First time ever.
This year, because BAD (gotta love the acronym) coincides with World Food Day, we've all been asked to blog about food.
I love food. Anybody who has ever eaten a meal with me knows that I not only love food, I love pushing it at other people. This past weekend, marked my annual visit from my goddaughter and newly-minted godson-in-law, along with their friend Meaghan, and the food flowed freely. We started the visit with a pot of ten-bean soup from the Women's Bean Project after they arrived on Thursday; on Friday, Alex treated us all to homemade gumbo. Saturday we went to the Pennsylvania Renaissance Faire, where - among other things - I ate my first-ever Scotch egg.
Food is comfort. It's a tangible way of showing people that you care.
Which is why, I guess, it bothers me to think about people who are impoverished and in need of a good meal. I just want to feed everyone soup.
As I mention periodically (though any new readers wouldn't know it), I work for my local chapter of Ten Thousand Villages, which is a leading fair trade retailer. I love my job. I like explaining it to new shoppers by saying that by purchasing from us, they're literally helping to fight global poverty. The painful thing about working there - and honestly it's the only thing I don't like - is learning about all the different ways that our artisans are suffering. The most recent discovery bothers me a lot.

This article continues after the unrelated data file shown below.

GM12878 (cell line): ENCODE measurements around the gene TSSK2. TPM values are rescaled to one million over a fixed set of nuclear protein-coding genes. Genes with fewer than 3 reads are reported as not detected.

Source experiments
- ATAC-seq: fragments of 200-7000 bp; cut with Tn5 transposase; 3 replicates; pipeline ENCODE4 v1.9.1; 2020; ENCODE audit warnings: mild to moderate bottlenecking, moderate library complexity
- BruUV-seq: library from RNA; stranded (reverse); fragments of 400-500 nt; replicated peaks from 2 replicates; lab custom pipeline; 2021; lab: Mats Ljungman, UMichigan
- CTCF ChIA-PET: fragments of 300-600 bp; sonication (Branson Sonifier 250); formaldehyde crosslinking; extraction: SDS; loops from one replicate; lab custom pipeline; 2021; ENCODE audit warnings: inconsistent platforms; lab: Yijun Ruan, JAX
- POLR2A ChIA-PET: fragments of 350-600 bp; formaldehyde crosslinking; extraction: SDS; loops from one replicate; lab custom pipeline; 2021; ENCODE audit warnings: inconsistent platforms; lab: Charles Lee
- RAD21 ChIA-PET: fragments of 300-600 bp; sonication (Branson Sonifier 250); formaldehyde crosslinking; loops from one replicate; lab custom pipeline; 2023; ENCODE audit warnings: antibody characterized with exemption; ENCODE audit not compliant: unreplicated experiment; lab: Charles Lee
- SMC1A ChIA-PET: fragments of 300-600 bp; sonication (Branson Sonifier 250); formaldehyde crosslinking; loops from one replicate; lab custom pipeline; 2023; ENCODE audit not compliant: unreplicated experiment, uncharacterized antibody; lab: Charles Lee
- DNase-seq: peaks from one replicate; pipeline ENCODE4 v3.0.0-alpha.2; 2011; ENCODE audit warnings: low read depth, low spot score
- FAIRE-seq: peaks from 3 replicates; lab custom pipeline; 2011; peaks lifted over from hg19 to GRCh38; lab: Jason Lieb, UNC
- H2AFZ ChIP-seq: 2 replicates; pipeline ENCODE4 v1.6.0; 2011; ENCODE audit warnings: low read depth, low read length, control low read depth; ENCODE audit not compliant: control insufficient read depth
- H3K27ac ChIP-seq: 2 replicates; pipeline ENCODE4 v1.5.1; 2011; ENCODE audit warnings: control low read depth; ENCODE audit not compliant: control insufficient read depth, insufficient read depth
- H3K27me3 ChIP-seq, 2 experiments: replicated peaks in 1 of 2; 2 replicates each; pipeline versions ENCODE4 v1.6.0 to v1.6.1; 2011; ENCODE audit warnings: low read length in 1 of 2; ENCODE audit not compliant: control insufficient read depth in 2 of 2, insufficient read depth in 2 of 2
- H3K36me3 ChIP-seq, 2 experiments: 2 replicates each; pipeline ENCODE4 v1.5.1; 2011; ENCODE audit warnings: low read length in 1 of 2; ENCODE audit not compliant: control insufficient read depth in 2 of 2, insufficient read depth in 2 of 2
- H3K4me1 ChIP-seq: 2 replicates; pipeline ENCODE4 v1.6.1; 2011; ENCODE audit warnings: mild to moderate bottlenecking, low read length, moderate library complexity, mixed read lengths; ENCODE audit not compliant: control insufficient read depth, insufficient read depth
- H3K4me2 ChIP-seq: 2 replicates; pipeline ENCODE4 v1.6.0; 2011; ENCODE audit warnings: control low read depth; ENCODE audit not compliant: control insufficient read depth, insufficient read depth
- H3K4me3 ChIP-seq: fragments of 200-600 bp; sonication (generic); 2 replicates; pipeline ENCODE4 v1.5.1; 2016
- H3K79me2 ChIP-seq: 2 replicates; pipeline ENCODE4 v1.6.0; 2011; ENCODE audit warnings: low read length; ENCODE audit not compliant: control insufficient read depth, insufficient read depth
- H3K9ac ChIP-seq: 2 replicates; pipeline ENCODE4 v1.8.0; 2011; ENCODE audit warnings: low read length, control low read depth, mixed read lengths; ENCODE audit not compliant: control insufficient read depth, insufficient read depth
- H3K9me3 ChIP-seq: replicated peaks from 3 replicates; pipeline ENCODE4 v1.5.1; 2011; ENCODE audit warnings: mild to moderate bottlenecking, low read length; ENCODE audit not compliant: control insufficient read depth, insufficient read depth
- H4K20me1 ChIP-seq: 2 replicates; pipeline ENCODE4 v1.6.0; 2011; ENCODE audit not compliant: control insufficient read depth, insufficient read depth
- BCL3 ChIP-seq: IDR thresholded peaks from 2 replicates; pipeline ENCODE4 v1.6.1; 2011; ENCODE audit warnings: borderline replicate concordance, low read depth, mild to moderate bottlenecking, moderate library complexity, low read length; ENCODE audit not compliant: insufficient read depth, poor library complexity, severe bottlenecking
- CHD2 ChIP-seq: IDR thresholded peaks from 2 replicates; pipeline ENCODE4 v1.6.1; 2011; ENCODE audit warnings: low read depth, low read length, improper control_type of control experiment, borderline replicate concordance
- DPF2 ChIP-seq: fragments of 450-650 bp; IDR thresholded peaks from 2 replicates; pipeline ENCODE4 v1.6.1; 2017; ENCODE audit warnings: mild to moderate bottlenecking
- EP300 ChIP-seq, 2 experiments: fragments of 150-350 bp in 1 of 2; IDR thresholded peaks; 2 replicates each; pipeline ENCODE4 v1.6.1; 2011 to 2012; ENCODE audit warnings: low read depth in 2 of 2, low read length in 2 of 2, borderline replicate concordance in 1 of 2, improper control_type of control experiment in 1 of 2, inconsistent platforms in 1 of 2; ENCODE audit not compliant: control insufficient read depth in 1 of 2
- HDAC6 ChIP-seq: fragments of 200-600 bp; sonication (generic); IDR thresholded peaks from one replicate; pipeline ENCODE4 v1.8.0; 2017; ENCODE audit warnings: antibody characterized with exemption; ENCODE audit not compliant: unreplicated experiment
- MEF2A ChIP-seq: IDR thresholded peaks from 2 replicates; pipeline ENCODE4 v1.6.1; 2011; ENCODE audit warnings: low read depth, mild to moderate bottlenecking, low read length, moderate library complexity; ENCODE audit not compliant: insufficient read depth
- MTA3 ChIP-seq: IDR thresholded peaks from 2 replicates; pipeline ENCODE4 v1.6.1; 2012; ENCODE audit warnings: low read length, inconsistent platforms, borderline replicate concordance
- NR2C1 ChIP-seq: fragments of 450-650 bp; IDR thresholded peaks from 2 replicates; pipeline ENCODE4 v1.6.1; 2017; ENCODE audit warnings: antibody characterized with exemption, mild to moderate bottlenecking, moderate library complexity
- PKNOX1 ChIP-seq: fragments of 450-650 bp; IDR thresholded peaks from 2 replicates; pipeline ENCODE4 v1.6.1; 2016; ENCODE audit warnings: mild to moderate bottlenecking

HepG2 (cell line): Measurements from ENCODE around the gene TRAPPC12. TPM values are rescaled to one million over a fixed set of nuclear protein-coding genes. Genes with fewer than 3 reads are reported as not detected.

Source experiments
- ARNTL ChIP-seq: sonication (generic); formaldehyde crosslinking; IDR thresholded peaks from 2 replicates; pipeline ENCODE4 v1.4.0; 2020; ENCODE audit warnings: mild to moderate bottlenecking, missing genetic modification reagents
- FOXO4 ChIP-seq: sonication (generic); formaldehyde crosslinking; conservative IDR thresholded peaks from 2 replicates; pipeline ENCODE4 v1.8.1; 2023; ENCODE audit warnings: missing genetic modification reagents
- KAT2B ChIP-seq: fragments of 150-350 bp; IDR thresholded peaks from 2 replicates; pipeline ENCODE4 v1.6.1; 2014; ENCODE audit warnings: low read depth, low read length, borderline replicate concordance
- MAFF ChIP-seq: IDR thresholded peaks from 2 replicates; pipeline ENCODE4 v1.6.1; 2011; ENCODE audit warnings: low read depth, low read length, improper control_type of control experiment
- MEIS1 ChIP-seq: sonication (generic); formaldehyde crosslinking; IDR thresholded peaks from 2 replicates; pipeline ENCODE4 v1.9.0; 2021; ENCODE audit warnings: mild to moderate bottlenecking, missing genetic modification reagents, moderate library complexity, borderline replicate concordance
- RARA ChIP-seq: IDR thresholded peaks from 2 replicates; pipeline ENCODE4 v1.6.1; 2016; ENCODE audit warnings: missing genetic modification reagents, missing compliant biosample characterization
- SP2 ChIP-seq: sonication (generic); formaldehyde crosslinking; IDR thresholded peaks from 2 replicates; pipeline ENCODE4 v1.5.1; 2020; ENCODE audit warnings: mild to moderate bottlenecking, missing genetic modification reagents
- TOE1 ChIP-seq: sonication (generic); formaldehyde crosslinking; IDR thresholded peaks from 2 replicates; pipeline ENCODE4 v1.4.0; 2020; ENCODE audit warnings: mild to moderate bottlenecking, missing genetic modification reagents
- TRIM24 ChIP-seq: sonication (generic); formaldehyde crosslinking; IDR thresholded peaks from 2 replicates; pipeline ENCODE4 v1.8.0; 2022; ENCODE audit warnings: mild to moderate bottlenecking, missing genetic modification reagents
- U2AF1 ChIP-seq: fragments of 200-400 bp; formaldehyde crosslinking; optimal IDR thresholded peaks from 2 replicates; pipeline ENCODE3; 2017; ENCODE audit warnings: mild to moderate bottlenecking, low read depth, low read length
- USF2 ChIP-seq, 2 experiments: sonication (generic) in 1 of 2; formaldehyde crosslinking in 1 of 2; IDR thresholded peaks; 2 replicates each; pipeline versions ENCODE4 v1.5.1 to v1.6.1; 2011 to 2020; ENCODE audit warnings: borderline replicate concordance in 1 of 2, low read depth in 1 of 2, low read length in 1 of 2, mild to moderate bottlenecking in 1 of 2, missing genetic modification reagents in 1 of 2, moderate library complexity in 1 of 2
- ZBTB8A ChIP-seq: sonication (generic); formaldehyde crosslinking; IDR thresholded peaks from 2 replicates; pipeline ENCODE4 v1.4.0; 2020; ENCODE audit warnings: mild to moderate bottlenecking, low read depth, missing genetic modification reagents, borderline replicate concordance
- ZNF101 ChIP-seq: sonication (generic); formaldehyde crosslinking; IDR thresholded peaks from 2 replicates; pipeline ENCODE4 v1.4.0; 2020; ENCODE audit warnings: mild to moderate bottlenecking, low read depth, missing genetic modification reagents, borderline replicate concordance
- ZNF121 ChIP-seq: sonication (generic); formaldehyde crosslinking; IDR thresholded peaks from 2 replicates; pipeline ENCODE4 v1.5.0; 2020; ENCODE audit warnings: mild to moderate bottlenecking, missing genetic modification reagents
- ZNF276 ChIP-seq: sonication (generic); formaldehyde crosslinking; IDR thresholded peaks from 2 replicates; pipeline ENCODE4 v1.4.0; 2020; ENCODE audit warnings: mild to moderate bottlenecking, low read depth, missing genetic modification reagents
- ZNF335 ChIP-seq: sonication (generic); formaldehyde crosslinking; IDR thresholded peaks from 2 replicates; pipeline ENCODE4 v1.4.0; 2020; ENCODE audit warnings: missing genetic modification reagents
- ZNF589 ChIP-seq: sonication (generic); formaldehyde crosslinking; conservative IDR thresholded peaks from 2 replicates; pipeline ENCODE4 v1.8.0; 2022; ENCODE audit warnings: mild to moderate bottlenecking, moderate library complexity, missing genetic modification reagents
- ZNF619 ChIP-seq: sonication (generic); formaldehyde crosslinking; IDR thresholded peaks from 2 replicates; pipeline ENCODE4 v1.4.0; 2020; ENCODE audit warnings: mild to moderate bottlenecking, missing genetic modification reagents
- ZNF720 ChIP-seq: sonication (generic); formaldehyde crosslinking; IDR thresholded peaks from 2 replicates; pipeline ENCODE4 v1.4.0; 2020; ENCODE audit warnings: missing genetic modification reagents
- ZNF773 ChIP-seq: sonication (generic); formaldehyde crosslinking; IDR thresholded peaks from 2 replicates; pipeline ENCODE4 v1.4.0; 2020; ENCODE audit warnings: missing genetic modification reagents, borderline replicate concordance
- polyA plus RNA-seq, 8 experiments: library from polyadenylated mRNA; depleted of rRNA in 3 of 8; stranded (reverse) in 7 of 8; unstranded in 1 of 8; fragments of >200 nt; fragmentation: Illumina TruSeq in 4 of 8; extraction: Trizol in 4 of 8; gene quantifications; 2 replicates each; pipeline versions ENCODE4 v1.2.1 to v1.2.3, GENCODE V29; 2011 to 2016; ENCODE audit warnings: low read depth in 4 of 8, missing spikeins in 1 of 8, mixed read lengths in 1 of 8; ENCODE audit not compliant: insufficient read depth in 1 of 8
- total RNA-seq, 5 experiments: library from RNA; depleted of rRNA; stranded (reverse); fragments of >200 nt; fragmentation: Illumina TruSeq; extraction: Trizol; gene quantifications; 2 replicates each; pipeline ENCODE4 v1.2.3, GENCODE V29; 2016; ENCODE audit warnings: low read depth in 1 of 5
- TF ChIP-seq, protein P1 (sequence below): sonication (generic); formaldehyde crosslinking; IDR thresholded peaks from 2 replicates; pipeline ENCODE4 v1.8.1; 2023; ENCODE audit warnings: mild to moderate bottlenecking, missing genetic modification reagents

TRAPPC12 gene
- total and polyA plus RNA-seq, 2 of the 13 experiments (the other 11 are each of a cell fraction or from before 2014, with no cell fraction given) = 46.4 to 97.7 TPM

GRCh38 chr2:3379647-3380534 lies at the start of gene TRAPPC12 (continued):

We sell beaded crafts - bracelets, earrings, and now keychains - from the women of the Maasai tribe in Kenya. The Maasai people live in what's called the Great Rift Valley, which is known as the 'cradle of humanity.' For the last few years, they've been suffering from terrible drought, which makes it difficult to grow food, and so of course food prices are skyrocketing. And this, of course, is only one example of how people around the world are suffering from hunger, often through no fault of their own. I mean, it's not exactly the fault of the Maasai tribe that it's not raining there as much as it should.
So I ask myself, what can I do - apart from promoting their products in the store and telling our customers what's happening to them - to help not only the Maasai people, but anyone anywhere who is going hungry? I can't answer that question too easily on my own, though, so I then ask Google. Here are three possible ideas for me, for you, and for anyone who cares enough to do something about it:
1. Check out From Hunger to Hope, which raises money for the World Food Programme to feed the hungry around the world. They partner with such well known food brands as Taco Bell and Pizza Hut.
2. Look for a local event run by World Vision, a faith-based initiative to fight global hunger.
3. Easiest of all - every day, visit The Hunger Site and click the button. Advertisers then make a donation on your behalf to feed hungry people. You can increase your impact by purchasing items from the site, such as t-shirts and wristbands, but clicking on the button costs nothing at all.
As I like to say, if each of us does a little, we can do a lot.